From the website of Media Art Net: Two young girls, identical twins, sit in two separate but completely identical rooms, both in front of a video camera, and both reading Walter Benjamin’s ‘The Work of Art in the Age of Mechanical Reproduction’. Next to either girl is a monitor showing a live recording of the other twin. This apparent duplication of a human being is duplicated once more by a reproduction. This irritation – which reproduction is of whom? – is reinforced by a quote from Benjamin’s book that hangs on the wall as a programmatic statement: ‘The reproduced art-work (person) becomes to an ever increasing degree the reproduction of an art-work (person) that is designed to be reproduced.’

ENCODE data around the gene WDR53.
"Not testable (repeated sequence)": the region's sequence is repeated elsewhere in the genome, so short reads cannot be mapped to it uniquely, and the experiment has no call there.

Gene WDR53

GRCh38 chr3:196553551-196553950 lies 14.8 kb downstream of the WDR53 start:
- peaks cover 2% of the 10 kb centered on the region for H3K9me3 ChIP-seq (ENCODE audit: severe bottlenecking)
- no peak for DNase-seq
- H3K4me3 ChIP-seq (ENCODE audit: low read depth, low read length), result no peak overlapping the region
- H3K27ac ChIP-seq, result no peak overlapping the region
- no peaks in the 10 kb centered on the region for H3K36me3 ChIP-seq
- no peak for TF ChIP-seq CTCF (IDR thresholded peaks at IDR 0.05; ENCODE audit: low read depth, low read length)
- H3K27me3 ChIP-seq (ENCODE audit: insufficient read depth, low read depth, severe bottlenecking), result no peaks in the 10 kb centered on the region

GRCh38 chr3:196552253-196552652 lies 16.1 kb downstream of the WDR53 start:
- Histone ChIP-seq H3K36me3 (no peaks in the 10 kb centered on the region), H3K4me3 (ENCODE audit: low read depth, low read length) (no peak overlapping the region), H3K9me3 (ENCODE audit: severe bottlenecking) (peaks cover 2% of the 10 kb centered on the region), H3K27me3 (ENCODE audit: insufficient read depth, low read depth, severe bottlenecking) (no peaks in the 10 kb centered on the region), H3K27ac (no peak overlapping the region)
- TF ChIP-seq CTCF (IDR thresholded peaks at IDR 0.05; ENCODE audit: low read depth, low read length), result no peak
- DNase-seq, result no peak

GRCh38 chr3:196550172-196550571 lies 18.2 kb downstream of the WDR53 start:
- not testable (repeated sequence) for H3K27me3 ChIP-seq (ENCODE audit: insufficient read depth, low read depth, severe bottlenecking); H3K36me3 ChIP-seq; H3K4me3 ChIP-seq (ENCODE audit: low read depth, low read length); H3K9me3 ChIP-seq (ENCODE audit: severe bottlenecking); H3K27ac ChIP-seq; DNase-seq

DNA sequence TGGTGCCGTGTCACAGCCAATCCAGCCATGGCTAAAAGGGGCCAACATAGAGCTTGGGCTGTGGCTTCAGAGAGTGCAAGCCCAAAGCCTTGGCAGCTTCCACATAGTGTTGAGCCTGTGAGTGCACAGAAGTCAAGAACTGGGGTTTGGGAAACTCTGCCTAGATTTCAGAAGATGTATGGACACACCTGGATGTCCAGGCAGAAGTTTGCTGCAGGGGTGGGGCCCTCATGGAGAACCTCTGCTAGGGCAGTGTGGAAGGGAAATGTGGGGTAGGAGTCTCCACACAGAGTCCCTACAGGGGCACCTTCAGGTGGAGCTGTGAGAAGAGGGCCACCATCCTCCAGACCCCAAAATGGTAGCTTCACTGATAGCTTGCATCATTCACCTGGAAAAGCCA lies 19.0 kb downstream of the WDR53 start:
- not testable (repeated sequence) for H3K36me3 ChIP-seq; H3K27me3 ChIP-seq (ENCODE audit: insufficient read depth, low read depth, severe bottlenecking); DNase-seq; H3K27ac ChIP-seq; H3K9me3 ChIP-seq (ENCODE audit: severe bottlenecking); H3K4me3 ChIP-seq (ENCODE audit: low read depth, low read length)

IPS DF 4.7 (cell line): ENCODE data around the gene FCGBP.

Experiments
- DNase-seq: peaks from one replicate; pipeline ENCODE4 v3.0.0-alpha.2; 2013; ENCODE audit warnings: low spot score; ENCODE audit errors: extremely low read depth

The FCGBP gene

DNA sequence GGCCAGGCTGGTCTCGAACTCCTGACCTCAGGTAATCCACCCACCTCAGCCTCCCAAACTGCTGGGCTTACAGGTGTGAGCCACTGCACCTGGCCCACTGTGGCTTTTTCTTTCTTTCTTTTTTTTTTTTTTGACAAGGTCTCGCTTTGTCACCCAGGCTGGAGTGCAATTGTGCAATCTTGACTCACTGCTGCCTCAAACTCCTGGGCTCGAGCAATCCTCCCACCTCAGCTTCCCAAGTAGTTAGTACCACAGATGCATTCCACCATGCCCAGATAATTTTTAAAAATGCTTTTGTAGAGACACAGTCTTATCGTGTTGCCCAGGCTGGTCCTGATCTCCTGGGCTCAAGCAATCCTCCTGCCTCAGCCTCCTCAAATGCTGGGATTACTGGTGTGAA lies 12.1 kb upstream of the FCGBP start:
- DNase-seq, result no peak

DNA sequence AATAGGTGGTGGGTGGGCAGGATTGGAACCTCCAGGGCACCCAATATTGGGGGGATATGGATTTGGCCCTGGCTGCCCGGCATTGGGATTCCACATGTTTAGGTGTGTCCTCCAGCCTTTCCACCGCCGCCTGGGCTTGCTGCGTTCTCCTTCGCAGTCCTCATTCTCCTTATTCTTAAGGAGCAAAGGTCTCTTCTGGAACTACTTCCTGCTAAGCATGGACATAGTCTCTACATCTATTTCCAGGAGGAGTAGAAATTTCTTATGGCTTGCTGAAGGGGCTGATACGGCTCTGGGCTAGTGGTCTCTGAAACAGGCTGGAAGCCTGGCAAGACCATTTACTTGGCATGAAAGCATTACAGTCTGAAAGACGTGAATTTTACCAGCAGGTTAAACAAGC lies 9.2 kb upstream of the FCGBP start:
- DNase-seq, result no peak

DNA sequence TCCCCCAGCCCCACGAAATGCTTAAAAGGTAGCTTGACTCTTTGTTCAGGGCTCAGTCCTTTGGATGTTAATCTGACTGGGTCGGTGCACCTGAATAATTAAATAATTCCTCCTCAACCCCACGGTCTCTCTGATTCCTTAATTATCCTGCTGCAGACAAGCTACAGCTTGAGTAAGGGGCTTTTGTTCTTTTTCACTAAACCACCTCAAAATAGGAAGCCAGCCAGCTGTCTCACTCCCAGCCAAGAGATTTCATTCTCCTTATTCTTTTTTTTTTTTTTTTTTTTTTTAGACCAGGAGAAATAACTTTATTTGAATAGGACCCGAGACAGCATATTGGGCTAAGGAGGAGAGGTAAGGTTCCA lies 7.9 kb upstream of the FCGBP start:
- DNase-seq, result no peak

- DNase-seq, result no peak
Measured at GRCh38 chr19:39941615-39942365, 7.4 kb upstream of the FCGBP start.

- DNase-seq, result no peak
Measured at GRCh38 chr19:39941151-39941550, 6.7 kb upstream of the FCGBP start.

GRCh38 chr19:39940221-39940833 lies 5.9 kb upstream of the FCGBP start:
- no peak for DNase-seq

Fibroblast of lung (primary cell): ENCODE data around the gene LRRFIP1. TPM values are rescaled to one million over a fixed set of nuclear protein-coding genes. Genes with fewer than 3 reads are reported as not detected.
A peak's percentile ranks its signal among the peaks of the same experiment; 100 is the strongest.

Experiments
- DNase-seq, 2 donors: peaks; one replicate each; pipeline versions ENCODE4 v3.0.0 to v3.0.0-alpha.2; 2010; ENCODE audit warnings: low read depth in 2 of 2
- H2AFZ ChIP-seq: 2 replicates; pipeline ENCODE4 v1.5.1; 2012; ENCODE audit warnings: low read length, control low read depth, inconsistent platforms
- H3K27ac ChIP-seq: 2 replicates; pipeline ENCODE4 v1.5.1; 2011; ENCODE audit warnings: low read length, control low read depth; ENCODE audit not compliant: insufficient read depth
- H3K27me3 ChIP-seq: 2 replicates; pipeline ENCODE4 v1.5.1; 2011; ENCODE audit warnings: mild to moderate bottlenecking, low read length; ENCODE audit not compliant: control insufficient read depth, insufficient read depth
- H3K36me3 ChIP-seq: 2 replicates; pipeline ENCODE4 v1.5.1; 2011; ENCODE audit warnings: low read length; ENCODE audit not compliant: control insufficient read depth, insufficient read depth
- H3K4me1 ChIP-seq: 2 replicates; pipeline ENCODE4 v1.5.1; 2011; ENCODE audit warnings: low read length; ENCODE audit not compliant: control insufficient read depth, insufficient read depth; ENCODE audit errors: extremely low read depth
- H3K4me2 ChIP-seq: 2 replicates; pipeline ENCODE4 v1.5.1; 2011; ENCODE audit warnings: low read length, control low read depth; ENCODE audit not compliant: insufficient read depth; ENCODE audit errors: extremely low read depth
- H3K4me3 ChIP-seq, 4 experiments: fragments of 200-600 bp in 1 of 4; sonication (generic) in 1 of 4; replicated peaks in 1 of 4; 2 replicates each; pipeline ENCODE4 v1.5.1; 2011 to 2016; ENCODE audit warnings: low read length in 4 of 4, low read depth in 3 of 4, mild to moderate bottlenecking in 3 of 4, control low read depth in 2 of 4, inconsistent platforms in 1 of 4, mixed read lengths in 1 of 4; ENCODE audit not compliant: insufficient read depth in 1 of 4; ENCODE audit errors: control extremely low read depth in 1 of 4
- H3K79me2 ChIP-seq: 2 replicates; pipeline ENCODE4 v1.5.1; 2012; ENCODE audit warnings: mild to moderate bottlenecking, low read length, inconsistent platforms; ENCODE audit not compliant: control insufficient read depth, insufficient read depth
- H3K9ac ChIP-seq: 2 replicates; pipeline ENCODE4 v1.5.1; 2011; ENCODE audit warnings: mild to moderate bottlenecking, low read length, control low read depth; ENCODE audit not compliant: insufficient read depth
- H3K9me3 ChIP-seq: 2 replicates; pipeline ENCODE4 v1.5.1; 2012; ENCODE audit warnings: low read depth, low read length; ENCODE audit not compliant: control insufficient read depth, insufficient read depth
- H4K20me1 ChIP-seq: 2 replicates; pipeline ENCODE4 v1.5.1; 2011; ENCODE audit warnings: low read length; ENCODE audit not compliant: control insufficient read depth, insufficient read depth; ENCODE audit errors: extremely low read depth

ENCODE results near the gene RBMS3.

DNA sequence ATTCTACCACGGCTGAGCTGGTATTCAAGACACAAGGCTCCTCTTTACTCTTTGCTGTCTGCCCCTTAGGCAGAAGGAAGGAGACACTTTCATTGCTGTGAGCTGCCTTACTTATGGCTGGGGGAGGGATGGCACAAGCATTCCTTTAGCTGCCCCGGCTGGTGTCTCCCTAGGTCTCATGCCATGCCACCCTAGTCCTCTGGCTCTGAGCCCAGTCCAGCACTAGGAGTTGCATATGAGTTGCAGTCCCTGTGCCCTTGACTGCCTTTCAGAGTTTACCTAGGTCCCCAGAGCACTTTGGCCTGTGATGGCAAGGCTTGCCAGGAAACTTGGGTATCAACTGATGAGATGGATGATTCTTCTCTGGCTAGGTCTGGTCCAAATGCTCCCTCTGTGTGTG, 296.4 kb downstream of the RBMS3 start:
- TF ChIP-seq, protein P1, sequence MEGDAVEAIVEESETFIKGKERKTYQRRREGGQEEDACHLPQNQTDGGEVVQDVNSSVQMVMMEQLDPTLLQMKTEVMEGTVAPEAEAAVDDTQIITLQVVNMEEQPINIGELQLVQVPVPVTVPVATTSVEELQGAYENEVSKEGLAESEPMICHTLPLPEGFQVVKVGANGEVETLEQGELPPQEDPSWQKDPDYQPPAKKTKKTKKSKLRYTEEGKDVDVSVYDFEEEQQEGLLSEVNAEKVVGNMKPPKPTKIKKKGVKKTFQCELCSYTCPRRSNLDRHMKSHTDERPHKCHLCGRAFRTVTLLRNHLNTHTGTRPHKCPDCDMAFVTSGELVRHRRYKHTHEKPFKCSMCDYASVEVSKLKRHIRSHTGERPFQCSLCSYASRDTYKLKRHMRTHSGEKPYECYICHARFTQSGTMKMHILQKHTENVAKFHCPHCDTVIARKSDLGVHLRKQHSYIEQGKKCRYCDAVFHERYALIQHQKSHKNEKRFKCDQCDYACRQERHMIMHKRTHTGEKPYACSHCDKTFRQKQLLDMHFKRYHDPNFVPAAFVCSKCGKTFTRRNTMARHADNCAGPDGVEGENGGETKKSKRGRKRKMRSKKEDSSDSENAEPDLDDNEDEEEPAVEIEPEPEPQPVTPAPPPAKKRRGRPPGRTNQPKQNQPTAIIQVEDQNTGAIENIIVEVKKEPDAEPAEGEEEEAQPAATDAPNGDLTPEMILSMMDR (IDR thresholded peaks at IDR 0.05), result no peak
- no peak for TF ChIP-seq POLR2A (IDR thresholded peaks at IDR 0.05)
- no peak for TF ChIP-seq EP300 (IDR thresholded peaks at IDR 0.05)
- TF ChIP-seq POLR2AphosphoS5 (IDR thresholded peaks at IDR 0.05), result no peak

Kriesche, building on Benjamin, suggests that in the age of reproduction not only objects, but people as well will be genetically designed for reproduction. This work has a certain resemblance to my previous post, the TV-Buddha from Nam June Paik, which also poses questions on originality. The Twins was performed in 1977, in the same period of time when the Tv-Buddha was produced. Obviously both Kiersche and Paik were influenced by the same historical, social, technological notions and therefore had similarities in their focus.
The twins are positioned in different rooms and this distance between them plays a role in the installation. It isn’t only they themselves, genetically and their images on the screen doubled, but the installations itself. In both rooms the “same” view is waiting for the spectator , initiating that it should come with the same experience as well.